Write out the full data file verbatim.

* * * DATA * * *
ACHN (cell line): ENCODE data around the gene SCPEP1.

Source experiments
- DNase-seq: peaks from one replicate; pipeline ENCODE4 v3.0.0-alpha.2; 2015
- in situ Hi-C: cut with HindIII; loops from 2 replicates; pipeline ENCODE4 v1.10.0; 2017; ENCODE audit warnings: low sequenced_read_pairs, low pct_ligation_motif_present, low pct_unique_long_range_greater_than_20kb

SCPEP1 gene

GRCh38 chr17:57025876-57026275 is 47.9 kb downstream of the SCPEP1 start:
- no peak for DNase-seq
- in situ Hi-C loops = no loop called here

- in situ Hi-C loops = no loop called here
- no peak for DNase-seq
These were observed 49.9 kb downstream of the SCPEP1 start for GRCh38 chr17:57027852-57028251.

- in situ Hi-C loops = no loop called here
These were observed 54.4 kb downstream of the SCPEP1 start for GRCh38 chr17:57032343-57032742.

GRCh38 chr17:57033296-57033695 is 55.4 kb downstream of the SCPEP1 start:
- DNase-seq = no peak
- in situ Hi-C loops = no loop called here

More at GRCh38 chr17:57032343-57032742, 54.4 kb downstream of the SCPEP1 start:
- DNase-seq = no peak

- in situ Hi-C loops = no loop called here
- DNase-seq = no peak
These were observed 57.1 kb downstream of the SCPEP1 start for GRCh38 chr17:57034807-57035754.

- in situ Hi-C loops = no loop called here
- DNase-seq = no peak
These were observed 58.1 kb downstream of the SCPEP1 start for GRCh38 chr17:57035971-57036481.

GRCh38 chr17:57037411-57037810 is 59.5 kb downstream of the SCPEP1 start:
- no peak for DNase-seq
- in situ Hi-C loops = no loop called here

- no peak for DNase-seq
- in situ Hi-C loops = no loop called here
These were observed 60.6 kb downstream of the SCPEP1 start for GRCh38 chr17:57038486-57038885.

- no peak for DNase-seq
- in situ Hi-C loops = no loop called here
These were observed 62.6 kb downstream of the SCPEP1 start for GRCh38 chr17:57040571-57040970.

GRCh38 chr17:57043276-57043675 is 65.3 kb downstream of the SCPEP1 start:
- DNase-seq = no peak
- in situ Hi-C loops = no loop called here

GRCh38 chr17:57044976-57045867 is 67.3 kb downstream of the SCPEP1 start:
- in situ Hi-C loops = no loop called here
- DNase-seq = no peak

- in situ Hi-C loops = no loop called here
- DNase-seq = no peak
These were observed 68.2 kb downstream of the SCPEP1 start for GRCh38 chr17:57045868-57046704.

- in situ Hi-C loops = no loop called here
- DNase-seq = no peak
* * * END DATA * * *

ACHN (cell line): ENCODE data around the gene SCPEP1.

Source experiments
- DNase-seq: peaks from one replicate; pipeline ENCODE4 v3.0.0-alpha.2; 2015
- in situ Hi-C: cut with HindIII; loops from 2 replicates; pipeline ENCODE4 v1.10.0; 2017; ENCODE audit warnings: low sequenced_read_pairs, low pct_ligation_motif_present, low pct_unique_long_range_greater_than_20kb

SCPEP1 gene

GRCh38 chr17:57025876-57026275 is 47.9 kb downstream of the SCPEP1 start:
- no peak for DNase-seq
- in situ Hi-C loops = no loop called here

- in situ Hi-C loops = no loop called here
- no peak for DNase-seq
These were observed 49.9 kb downstream of the SCPEP1 start for GRCh38 chr17:57027852-57028251.

- in situ Hi-C loops = no loop called here
These were observed 54.4 kb downstream of the SCPEP1 start for GRCh38 chr17:57032343-57032742.

GRCh38 chr17:57033296-57033695 is 55.4 kb downstream of the SCPEP1 start:
- DNase-seq = no peak
- in situ Hi-C loops = no loop called here

More at GRCh38 chr17:57032343-57032742, 54.4 kb downstream of the SCPEP1 start:
- DNase-seq = no peak

- in situ Hi-C loops = no loop called here
- DNase-seq = no peak
These were observed 57.1 kb downstream of the SCPEP1 start for GRCh38 chr17:57034807-57035754.

- in situ Hi-C loops = no loop called here
- DNase-seq = no peak
These were observed 58.1 kb downstream of the SCPEP1 start for GRCh38 chr17:57035971-57036481.

GRCh38 chr17:57037411-57037810 is 59.5 kb downstream of the SCPEP1 start:
- no peak for DNase-seq
- in situ Hi-C loops = no loop called here

- no peak for DNase-seq
- in situ Hi-C loops = no loop called here
These were observed 60.6 kb downstream of the SCPEP1 start for GRCh38 chr17:57038486-57038885.

- no peak for DNase-seq
- in situ Hi-C loops = no loop called here
These were observed 62.6 kb downstream of the SCPEP1 start for GRCh38 chr17:57040571-57040970.

GRCh38 chr17:57043276-57043675 is 65.3 kb downstream of the SCPEP1 start:
- DNase-seq = no peak
- in situ Hi-C loops = no loop called here

GRCh38 chr17:57044976-57045867 is 67.3 kb downstream of the SCPEP1 start:
- in situ Hi-C loops = no loop called here
- DNase-seq = no peak

- in situ Hi-C loops = no loop called here
- DNase-seq = no peak
These were observed 68.2 kb downstream of the SCPEP1 start for GRCh38 chr17:57045868-57046704.

- in situ Hi-C loops = no loop called here
- DNase-seq = no peak